Ghana musician and Witch Azizaa weaves spirit into social message

TWH – Sitting on West Africa’s Gulf of Guinea between Togo and Cote d’Ivoire is the nation of Ghana. Taking its independence in 1957, Ghana is home to 28,308,301 people [i], with the largest populations found around the coastal capital region, Greater Accra, and around the city of Kumasi in the Ashanti region. Its official language is English and, according to the Ghana embassy, 72% of its people identify as Christian. But that is a statistical snapshot, and doesn’t tell the nation’s full story. More specifically with regard to religion and culture, Ghana has a rich history that dates back farther than its colonial past, and that spirit still flourishes within its modern existence. Languages, such as Ga, Dagomba, Akan and Ewe are reportedly still spoken by many, even if they are not taught in schools.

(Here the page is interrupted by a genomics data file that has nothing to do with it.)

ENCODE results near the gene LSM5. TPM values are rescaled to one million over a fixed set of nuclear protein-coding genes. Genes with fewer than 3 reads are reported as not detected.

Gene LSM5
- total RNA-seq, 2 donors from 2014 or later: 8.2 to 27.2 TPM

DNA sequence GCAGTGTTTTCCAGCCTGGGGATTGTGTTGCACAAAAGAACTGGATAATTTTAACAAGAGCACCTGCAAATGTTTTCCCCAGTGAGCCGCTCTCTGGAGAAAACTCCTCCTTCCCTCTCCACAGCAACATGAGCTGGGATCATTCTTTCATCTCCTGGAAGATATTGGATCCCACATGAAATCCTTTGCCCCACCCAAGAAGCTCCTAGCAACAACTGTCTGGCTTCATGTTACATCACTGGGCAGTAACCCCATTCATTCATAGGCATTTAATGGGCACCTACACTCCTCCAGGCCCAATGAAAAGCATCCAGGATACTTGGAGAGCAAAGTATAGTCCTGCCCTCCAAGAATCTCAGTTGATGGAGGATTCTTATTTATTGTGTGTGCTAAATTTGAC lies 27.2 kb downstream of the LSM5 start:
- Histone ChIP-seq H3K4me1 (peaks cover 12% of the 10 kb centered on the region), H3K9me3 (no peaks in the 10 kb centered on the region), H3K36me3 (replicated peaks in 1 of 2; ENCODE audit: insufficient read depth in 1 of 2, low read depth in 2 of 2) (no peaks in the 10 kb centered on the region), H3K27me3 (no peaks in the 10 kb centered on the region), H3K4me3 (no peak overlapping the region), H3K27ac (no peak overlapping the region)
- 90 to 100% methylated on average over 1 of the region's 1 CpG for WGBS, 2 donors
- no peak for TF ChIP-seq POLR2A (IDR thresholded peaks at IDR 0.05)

Women, witchcraft and the struggle against abuse

TWH – In the U.S., March is national Women’s History Month, and Sunday was International Women’s Day. Around the world, individuals and organizations celebrated the role and influence of women in society. Pagans and Heathens were among them. There is much to celebrate. In many places, women have come a “long way baby” from the Victorian days of limited opportunity and arranged marriages.